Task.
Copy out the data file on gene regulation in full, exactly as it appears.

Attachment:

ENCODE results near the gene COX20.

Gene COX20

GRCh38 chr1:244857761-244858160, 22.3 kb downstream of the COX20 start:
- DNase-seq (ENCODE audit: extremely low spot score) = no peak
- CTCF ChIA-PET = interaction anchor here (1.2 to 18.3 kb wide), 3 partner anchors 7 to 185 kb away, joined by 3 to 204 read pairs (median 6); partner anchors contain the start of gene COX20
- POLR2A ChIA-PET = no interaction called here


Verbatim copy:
ENCODE results near the gene COX20.

Gene COX20

GRCh38 chr1:244857761-244858160, 22.3 kb downstream of the COX20 start:
- DNase-seq (ENCODE audit: extremely low spot score) = no peak
- CTCF ChIA-PET = interaction anchor here (1.2 to 18.3 kb wide), 3 partner anchors 7 to 185 kb away, joined by 3 to 204 read pairs (median 6); partner anchors contain the start of gene COX20
- POLR2A ChIA-PET = no interaction called here